Americans, for generations to come.

      - Don T. Nakamishi, Ph.D., Professor and Director, UCLA Asian
      American Studies Center


      BIOGRAPHY (Ms. Melissa Aratani Kwee - Grand Daughter)
      The more you have, the more you give
      Ms Melissa Aratani Kwee could have led the life of a socialite but
      chose to be a social activist. The child of a property tycoon and
      granddaughter of the Kenwood electronics-empire founder says money is
      only a tool - use it but do not let it use you.

      By Susan Long; POLITICAL CORRESPONDENT, The Straits Times, Singapore,
      July 27th, 2001

      Members of a community should help each other out, says Ms Kwee, who
      is grateful for her family's support. -- WANG HUI FEN

      ONE label that will never stick on Ms Melissa Aratani Kwee is 'poor
      little rich girl'.

      The eldest child of property tycoon Kwee Liong Tek, chairman of
      Pontiac Land, and his Japanese-American wife exudes a quiet
      conviction, self-confidence and a social conscience money cannot buy.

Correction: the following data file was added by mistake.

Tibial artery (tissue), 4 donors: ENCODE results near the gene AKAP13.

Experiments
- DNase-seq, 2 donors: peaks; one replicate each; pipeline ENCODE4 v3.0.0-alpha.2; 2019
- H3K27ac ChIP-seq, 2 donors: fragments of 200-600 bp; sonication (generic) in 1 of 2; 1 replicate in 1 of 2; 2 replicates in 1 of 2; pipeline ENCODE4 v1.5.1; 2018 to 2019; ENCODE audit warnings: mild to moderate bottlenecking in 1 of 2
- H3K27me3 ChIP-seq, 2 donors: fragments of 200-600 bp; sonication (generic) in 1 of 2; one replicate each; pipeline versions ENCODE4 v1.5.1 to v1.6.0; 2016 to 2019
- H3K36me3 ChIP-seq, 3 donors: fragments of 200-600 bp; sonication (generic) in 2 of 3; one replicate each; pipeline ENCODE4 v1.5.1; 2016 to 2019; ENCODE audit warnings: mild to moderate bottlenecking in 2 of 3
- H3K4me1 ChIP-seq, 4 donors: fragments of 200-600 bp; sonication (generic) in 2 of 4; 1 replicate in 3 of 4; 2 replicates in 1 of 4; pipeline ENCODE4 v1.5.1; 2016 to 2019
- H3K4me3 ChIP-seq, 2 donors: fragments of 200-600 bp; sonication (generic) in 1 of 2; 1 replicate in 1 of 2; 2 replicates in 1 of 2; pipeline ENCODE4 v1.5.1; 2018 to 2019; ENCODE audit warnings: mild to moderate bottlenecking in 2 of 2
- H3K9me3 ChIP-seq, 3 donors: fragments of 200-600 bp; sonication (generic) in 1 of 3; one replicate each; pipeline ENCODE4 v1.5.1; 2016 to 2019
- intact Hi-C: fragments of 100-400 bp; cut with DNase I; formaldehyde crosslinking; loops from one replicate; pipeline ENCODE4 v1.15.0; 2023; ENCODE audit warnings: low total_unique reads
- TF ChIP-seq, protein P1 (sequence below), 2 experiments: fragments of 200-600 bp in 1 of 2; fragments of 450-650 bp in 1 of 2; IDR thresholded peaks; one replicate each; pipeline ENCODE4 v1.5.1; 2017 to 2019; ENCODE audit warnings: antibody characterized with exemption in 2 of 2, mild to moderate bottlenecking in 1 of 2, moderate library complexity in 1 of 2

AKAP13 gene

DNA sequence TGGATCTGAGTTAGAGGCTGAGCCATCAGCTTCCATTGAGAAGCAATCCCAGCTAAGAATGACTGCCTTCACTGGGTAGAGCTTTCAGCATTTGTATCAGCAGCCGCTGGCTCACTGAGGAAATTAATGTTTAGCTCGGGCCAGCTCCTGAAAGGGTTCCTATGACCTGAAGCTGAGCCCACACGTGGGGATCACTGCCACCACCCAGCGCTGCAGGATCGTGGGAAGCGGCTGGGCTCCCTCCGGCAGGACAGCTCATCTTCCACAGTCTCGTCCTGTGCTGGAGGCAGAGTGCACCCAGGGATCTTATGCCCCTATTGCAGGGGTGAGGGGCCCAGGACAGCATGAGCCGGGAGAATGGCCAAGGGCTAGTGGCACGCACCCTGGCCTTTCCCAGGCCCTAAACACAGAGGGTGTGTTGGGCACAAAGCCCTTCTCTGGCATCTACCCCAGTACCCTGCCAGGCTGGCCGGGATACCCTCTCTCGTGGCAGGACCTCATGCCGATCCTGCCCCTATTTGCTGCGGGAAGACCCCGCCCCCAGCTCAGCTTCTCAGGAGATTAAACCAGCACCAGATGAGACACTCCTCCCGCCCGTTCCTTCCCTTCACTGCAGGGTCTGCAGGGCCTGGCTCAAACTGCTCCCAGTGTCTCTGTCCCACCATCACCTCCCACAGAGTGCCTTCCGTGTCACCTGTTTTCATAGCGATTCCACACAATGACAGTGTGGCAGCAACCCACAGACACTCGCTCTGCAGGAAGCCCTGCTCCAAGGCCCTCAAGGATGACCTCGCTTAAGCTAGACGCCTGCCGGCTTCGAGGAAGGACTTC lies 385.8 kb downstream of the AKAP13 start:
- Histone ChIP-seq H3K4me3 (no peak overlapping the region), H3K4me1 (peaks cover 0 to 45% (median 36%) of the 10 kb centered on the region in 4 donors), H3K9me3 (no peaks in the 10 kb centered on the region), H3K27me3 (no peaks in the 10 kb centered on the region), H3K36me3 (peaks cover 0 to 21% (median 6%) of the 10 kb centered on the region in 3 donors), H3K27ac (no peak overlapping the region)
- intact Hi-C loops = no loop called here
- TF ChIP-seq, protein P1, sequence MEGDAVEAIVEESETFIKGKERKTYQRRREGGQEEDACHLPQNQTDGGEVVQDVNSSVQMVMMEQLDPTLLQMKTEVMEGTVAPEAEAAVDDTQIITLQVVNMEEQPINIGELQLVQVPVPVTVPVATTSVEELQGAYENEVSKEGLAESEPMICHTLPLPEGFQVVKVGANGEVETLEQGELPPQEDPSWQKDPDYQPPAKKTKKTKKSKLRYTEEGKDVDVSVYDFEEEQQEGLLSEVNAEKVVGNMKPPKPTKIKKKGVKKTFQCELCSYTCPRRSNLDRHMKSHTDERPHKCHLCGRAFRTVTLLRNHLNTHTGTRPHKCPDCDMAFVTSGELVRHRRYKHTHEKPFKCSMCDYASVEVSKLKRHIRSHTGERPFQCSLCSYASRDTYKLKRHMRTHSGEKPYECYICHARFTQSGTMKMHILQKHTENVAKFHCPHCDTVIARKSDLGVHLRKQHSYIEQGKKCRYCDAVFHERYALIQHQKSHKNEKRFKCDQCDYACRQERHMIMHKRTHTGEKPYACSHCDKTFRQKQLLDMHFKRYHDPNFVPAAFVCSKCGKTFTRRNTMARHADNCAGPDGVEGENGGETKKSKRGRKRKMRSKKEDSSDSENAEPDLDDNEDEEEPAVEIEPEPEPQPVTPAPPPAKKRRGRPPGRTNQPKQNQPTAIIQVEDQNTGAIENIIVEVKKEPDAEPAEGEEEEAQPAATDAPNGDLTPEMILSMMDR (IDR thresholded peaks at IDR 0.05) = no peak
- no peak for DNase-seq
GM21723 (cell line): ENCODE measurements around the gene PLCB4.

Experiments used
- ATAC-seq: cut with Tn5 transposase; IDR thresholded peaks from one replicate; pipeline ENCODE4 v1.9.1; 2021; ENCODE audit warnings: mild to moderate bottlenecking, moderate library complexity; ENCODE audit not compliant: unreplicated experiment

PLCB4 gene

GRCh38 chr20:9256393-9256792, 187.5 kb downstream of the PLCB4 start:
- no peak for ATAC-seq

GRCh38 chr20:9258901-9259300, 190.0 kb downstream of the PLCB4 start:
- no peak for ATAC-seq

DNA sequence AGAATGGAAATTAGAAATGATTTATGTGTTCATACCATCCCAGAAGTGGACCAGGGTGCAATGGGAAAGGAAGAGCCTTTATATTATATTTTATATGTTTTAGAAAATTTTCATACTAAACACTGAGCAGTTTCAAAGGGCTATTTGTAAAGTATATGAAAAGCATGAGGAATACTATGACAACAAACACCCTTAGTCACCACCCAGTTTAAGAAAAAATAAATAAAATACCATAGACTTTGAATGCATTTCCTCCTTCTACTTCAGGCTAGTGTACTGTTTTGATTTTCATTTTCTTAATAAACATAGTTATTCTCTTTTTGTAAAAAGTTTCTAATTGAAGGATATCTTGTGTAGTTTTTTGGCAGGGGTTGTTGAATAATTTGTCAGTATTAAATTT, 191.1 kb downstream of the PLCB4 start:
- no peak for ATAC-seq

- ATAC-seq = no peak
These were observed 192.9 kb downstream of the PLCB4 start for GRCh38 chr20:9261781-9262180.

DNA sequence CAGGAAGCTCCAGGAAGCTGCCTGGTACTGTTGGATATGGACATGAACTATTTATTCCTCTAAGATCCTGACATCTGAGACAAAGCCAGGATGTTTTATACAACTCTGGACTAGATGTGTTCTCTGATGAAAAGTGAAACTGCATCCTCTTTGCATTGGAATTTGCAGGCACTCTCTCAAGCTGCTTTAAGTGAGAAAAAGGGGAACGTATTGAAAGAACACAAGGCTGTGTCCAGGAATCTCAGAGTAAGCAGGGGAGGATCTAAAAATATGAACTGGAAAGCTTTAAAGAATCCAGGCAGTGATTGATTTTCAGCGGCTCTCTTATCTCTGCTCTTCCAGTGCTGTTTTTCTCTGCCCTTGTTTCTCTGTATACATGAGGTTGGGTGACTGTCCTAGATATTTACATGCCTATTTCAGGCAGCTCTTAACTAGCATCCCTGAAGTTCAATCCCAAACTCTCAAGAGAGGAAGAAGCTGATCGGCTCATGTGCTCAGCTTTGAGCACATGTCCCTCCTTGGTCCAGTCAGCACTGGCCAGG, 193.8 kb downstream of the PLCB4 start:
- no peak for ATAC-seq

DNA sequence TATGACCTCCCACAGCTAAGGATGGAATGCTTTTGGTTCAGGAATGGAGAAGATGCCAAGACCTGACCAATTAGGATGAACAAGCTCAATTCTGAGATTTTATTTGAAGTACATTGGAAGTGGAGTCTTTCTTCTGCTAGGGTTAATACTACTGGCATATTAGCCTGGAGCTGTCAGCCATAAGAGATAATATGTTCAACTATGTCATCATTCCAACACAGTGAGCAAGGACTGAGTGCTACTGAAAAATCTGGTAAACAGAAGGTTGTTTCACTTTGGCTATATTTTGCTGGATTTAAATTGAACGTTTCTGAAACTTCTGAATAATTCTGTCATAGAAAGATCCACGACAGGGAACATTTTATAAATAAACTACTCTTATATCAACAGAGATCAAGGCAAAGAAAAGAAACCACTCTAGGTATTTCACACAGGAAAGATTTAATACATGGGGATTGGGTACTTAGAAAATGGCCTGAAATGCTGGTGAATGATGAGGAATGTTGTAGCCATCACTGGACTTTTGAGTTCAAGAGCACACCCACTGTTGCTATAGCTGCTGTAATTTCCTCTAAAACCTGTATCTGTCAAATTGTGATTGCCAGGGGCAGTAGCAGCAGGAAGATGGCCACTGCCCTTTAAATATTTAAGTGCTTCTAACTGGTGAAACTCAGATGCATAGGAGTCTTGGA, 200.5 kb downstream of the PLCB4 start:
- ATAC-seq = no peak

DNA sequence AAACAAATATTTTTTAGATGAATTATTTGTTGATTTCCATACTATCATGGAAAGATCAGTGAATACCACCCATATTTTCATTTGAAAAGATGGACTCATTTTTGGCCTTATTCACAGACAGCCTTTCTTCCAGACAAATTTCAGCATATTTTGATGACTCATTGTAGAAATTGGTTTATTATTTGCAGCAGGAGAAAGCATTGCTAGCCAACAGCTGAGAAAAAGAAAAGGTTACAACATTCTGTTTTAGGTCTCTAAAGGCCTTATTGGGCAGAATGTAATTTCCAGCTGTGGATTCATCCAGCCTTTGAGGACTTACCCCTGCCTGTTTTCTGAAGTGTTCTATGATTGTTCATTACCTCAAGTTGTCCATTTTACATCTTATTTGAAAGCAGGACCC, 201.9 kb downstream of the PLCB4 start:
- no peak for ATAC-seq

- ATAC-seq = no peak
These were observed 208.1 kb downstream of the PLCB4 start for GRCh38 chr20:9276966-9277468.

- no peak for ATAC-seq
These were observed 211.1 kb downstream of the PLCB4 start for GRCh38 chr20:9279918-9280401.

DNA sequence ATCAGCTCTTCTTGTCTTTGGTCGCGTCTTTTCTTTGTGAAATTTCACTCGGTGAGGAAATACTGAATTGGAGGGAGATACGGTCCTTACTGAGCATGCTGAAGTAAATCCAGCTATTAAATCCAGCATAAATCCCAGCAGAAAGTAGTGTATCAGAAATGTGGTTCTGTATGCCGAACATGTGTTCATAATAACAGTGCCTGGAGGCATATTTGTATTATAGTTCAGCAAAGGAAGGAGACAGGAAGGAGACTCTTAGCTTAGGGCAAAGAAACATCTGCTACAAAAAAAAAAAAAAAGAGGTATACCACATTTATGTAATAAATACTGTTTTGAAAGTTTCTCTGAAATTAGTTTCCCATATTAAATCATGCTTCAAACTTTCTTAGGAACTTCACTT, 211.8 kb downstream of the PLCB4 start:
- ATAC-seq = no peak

There is nothing 'mis-spent' or 'lost' about her.

      At 29, beneath the well-cut clothes and transatlantic accent, this
      Harvard anthropology graduate has a definite idea of how she wants to
      spend the rest of her life - to make a difference in other people's

      As a girl, she says, she was always hatching plans to 'solve the
      world's problems'.

      While her teenage counterparts were making romantic forays, she spent
      her wonder years pursuing an array of social service projects, such
      as raising funds for flood victims, trying to save the rainforests in
      Malaysia and reading to depressed teenagers at Woodbridge hospital.

      She even worked with a conservation group in Nepal, where she learnt
      Nepali and taught English at a local high school.

      As soon as she graduated from Harvard university, she returned here
      in 1995 and set up a non-profit group for the development of women
      and youth called Project Access.

      She attributes her heightened social consciousness to the school she
      attended here, United World College, and its 'incredibly-compelling
      vision of young people being a positive force in their communities'.

      It helps that she really likes people.

      She makes it a point to chirp a breezy 'Hi' to counter staff and
      everyone else who meets her eye at Millenia Walk, which her family
      owns, along with other posh properties like the Ritz Carlton and
      Conrad International.

      Another strong influence was her family, which imbued in her a 'very
      strong ethic or value of playing your part, doing your bit and
      contributing what you have'.

      She and her three younger sisters and brother made it a point to do
      thoughtful things for each other, like writing little notes, giving